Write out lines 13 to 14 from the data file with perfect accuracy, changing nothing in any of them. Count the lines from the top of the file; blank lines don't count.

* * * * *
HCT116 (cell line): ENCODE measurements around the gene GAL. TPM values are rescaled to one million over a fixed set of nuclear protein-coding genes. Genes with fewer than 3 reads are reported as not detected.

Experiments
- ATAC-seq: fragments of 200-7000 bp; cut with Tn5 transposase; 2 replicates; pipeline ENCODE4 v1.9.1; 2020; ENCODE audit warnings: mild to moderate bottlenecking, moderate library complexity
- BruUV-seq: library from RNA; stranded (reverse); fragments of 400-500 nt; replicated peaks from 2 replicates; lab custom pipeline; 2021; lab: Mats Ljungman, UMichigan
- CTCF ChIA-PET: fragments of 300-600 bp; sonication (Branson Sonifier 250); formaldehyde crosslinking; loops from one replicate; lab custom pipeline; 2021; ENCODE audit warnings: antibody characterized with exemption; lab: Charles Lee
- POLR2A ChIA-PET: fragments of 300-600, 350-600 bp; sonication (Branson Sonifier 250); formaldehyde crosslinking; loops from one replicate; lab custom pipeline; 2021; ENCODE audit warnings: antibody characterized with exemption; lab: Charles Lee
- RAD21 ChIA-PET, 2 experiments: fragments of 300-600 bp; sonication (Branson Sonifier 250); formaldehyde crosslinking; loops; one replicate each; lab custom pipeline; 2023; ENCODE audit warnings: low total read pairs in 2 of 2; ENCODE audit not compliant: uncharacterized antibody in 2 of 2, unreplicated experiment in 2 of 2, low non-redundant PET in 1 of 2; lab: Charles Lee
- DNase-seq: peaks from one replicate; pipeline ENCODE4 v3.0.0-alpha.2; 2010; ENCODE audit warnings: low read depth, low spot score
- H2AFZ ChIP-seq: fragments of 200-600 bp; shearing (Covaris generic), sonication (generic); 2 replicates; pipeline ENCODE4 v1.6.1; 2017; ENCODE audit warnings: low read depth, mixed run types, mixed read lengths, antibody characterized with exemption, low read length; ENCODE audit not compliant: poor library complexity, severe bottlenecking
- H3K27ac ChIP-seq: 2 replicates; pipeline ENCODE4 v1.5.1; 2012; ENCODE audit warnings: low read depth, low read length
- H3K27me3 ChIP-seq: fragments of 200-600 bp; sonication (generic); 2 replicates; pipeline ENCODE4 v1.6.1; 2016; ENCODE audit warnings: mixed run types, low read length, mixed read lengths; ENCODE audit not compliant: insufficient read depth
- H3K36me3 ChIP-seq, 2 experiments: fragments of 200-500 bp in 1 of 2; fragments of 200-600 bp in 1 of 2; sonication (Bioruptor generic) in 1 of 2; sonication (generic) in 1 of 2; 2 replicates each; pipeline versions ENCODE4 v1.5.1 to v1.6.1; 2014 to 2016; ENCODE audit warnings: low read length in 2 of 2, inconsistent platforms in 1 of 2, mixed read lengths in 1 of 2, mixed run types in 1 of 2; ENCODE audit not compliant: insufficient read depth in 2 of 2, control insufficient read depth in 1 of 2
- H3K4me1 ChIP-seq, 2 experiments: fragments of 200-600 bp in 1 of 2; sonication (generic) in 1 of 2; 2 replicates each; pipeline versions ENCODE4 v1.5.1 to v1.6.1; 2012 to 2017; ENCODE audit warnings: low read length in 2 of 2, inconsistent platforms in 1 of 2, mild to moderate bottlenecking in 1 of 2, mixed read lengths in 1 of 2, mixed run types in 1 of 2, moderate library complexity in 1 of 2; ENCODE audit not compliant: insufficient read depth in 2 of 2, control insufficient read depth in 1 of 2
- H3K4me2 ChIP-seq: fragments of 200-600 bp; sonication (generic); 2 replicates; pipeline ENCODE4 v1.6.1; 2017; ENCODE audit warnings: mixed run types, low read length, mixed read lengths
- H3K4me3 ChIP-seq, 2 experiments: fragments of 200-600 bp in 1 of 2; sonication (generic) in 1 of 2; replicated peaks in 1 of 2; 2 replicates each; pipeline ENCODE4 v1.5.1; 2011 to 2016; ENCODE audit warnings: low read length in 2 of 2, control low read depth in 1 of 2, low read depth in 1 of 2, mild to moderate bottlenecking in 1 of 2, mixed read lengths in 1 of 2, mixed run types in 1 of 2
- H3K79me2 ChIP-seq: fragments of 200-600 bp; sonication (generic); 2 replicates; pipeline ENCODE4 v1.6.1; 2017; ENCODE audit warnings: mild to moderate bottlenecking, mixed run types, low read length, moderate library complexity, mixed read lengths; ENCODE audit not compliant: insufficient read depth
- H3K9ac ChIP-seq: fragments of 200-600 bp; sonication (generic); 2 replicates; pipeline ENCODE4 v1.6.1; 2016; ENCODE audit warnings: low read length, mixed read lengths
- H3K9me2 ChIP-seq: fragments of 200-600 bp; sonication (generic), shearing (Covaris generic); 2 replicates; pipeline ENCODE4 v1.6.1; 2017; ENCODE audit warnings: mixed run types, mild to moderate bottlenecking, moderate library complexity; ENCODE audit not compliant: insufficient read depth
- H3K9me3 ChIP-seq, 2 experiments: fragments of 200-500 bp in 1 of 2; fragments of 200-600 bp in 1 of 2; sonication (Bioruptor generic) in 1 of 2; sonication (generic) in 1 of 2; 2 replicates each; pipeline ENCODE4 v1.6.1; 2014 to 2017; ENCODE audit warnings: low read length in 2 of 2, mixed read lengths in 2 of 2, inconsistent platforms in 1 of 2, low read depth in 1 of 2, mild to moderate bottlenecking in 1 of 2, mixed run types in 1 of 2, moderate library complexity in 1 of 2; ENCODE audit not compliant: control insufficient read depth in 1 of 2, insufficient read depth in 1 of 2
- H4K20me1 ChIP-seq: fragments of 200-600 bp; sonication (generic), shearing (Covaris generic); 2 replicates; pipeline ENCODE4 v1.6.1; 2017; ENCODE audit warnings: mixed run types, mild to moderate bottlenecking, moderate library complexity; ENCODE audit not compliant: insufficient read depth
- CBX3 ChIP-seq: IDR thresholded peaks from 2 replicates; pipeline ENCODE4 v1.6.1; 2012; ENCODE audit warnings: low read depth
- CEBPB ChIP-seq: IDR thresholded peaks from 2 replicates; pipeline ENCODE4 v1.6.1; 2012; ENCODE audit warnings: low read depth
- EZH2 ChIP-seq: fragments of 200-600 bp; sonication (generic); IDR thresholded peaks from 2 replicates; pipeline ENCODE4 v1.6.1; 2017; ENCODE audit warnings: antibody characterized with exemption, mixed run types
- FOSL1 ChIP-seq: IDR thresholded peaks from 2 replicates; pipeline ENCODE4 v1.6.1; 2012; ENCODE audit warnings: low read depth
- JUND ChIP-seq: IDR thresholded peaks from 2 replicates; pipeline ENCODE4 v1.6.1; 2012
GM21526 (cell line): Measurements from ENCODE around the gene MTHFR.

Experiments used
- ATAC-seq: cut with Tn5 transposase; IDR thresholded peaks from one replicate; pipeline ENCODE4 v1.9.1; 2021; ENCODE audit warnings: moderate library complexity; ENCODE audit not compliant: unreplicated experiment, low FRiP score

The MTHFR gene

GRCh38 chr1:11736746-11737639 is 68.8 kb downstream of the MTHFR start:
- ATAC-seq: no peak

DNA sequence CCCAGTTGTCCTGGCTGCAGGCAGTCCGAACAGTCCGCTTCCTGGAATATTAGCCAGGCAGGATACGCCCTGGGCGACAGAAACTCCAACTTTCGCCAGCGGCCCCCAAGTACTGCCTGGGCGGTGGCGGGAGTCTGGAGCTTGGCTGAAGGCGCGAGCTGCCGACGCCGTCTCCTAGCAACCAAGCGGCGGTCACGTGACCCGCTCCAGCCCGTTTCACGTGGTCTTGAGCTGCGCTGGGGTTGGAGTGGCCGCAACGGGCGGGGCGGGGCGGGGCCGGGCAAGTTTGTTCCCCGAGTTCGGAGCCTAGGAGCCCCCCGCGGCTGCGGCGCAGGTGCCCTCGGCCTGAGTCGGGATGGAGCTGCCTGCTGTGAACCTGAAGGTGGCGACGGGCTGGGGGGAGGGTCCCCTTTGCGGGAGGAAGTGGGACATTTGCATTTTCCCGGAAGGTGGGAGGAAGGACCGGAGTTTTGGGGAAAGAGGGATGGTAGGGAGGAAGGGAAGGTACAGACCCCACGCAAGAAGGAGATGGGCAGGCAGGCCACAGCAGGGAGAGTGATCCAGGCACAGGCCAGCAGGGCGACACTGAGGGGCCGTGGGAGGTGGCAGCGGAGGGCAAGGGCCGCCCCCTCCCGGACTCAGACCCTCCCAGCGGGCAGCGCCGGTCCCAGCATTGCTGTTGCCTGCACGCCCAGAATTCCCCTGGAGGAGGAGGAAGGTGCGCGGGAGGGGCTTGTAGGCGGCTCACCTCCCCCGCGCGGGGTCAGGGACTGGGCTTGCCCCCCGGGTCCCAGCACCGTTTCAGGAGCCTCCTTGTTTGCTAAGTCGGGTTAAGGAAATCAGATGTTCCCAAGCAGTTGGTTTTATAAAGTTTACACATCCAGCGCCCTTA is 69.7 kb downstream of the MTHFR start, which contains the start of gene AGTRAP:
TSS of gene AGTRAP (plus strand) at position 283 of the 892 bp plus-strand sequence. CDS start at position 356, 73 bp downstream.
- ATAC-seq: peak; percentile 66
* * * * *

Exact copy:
- H3K4me1 ChIP-seq, 2 experiments: fragments of 200-600 bp in 1 of 2; sonication (generic) in 1 of 2; 2 replicates each; pipeline versions ENCODE4 v1.5.1 to v1.6.1; 2012 to 2017; ENCODE audit warnings: low read length in 2 of 2, inconsistent platforms in 1 of 2, mild to moderate bottlenecking in 1 of 2, mixed read lengths in 1 of 2, mixed run types in 1 of 2, moderate library complexity in 1 of 2; ENCODE audit not compliant: insufficient read depth in 2 of 2, control insufficient read depth in 1 of 2
- H3K4me2 ChIP-seq: fragments of 200-600 bp; sonication (generic); 2 replicates; pipeline ENCODE4 v1.6.1; 2017; ENCODE audit warnings: mixed run types, low read length, mixed read lengths